In the Name of the Holy and Undivided Trinity. When I wished to
make a city out of the village of Speyer, I Rudiger [...]bishop
of Speyer, thought that the glory of our town would be augmented
a thousandfold if I were to bring Jews.
[...]I have accorded them the free right of exchanging gold and
silver and of buying and selling everything they use [...] throughout
of Speyer, Charter, 1084, from Robert Chazan, Church, State, and
Jew in the Middle Ages (Behrman House, 1980)
From the 8th to the 15th centuries, during the era that later
observers would call the Middle Ages, new centers of civilization
and patterns of life evolved out of the ruins of the ancient
world. During these years, European civilization acquired some
of the basic characteristics that have lasted until our time.
Western civilization in this period was divided between the world
of Islam and the world of Christianity. Islam thrived in Spain
and part of southern Italy. Christianity held sway in England,
France, Germany, Italy, Eastern Europe, and from the late 10th
century, in reconquered Spain.
When the Muslims conquered the Iberian peninsula in 714, they
imported there the radiant Arab culture of Baghdad and other capitals
of the East. Islamic civilization in Spain reached its zenith
in the 9th and 10th centuries, when the Muslim polity, the Caliphate
of Cordoba, declared its political independence. Iberian Jewry
blossomed and enjoyed what later came to be known as "the
Golden Age of Spanish Jewry"an era marked by extensive
Jewish participation in public life and a symbiosis of Arabic
and Jewish culture. This golden age came to an end when Spains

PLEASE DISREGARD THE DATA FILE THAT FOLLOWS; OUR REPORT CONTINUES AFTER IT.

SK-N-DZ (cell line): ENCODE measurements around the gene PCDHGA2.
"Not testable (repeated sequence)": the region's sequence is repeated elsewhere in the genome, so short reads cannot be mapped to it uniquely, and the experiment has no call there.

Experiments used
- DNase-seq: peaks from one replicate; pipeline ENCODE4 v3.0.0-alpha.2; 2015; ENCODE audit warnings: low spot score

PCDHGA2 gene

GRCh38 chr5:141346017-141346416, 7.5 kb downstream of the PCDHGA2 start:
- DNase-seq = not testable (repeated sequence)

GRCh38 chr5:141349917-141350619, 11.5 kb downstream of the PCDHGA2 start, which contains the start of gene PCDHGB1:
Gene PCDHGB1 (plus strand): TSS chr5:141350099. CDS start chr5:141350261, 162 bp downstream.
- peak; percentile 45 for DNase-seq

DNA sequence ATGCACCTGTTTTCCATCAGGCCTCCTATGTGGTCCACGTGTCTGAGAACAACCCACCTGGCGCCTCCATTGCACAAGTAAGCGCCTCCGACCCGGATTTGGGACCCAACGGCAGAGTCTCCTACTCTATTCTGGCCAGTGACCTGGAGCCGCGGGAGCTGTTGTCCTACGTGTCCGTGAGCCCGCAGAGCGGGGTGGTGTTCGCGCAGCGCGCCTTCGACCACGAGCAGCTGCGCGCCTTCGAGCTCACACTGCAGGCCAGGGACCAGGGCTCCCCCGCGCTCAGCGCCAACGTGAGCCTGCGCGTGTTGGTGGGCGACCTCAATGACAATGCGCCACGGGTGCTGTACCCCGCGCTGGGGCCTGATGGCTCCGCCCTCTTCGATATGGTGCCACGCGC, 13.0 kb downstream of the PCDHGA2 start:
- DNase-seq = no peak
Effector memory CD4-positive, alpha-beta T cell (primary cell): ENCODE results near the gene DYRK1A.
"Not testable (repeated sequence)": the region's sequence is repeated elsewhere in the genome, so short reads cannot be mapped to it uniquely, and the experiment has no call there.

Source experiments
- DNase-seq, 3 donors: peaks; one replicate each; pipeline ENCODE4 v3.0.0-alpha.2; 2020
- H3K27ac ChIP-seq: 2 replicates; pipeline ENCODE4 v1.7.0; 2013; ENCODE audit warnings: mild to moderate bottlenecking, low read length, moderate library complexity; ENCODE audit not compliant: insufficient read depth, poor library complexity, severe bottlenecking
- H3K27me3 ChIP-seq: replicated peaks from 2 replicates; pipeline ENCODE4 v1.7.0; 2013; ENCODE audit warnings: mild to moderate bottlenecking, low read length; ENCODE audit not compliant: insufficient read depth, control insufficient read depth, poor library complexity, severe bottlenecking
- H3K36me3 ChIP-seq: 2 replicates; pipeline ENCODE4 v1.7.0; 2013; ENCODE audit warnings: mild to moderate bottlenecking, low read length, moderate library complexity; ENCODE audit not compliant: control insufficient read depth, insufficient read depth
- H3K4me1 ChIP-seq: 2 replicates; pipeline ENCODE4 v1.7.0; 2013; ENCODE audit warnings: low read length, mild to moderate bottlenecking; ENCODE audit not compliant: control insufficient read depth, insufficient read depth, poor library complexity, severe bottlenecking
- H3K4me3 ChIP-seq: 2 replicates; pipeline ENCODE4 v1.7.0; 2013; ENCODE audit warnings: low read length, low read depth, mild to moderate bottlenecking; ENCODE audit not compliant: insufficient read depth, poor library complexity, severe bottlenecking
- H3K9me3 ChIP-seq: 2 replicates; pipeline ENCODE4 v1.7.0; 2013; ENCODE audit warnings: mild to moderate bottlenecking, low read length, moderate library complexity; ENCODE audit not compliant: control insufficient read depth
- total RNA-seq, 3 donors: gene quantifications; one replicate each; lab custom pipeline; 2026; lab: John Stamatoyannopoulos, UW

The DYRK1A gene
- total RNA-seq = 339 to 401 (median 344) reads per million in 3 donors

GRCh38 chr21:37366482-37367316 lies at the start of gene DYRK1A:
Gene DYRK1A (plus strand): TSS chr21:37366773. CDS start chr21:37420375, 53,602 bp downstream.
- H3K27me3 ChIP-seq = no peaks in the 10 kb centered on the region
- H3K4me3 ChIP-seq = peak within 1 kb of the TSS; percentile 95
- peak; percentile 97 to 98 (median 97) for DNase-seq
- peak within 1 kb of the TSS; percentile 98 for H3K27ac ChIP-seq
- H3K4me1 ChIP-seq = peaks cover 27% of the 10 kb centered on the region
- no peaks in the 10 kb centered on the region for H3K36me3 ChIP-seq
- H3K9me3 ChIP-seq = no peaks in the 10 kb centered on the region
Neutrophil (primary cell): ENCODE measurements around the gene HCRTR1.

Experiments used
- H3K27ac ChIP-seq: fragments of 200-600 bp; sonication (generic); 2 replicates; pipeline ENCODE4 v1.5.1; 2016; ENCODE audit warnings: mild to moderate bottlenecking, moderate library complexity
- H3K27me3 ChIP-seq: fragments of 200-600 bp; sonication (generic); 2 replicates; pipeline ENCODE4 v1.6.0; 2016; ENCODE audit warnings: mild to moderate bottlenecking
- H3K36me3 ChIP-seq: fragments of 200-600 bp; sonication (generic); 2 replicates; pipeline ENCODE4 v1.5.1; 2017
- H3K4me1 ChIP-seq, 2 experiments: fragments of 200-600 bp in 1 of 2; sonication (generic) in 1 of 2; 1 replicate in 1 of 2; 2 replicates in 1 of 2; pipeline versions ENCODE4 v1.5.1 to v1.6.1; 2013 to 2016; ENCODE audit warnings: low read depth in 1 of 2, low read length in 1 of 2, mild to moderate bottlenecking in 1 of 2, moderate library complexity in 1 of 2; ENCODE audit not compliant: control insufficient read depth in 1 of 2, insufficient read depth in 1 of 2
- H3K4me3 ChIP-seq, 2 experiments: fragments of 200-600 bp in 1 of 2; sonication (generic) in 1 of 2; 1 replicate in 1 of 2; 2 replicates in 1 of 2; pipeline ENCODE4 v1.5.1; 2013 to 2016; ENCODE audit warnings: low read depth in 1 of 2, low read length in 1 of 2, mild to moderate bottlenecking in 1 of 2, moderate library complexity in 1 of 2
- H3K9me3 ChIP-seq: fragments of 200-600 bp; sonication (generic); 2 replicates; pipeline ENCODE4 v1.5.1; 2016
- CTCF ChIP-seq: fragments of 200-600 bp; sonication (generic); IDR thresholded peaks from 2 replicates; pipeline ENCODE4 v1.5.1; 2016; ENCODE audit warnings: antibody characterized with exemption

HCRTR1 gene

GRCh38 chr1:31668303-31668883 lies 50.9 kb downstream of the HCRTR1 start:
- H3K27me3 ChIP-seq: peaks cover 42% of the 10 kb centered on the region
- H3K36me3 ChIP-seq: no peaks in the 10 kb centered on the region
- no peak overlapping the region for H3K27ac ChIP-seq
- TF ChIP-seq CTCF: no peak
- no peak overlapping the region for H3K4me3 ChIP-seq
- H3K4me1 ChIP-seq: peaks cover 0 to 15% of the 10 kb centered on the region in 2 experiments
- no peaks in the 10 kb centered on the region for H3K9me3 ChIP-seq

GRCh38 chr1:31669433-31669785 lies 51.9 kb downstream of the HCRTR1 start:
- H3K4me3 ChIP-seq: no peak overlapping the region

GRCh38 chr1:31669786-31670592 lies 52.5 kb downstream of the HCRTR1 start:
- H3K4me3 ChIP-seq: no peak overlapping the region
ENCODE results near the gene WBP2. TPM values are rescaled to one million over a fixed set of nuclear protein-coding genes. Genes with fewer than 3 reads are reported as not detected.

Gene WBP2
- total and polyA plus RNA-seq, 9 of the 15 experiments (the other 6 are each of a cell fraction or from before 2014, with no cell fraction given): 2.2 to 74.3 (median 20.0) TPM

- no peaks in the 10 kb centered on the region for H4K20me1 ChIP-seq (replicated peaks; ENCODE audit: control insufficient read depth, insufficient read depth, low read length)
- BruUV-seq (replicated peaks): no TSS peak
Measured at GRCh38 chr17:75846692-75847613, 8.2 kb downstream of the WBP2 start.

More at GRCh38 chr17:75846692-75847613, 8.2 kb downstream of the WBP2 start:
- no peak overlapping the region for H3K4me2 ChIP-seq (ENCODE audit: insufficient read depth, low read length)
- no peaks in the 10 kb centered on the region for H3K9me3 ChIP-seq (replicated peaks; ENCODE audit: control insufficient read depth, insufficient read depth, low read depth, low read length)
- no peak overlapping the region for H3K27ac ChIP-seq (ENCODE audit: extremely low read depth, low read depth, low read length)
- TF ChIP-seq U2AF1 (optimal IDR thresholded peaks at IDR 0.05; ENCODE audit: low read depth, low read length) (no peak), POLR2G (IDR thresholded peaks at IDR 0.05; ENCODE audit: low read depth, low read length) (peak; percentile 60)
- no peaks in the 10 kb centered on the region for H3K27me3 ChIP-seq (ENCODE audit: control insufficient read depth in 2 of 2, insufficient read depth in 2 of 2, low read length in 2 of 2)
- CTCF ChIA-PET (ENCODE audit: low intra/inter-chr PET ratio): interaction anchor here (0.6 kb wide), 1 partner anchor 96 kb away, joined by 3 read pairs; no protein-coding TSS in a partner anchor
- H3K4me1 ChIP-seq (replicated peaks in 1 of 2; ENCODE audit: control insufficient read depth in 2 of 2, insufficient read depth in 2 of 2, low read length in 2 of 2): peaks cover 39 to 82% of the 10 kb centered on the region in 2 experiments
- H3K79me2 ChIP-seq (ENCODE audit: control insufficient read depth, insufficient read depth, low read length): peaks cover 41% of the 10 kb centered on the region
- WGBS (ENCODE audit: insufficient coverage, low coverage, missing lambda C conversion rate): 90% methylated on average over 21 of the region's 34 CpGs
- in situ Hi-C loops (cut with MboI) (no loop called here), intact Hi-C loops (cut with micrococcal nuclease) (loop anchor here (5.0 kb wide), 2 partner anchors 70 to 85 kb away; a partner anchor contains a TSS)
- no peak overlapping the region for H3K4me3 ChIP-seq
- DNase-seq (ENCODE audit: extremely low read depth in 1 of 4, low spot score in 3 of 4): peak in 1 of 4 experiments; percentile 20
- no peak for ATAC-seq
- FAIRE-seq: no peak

Umayyad rulers were usurped by the repressive North African Almoravid
dynasty. During the 12th and 13th centuries, Spain gradually returned
to Christian rule, as Castile and Aragon, the two preeminent Iberian
Christian states, led the Reconquista (Christian reconquest).
Granada, the last Muslim outpost in Spain, was finally conquered
In the early Middle Ages, the sparsely populated territories of
Northern Europe were organized according to the feudal system,
in which serfs farmed the lands of lords in exchange for protection.
The Church was an integral part of daily life. By the 10th century,
cities were beginning to grow in size and importance. Merchants
and artisans helped develop a new, urban economy. Between the
12th and 14th centuries, Europe enjoyed something of a cultural
renaissance. Architectural advances enabled the construction of
magnificent cathedrals. An intellectual revolution took place
as universities were established and scholars, such as Thomas
Aquinas, sought to reconcile the teachings of Christianity with
the principles of classical Greek philosophy.
Local rulers, seeking to promote commerce in the towns and cities,
invited Jewish merchants to settle in their principalities. Eventually,
Jews were viewed as economic competitors by the rising urban class.
The Church, worried that the Jews' non-acceptance of Christianity
would encourage doubts about Christian doctrine, began preaching
anti-Jewish sermons. Jews became subject to persecution, which
ranged from being forced to wear special costumes and badges to
being massacred (especially during the First Crusade and during
the years of the Black Death). When the state rulers consolidated
their power and the Jews financial services were deemed
no longer necessary, the Jews were expelled en masse from England,
parts of France and Germany, and Spain.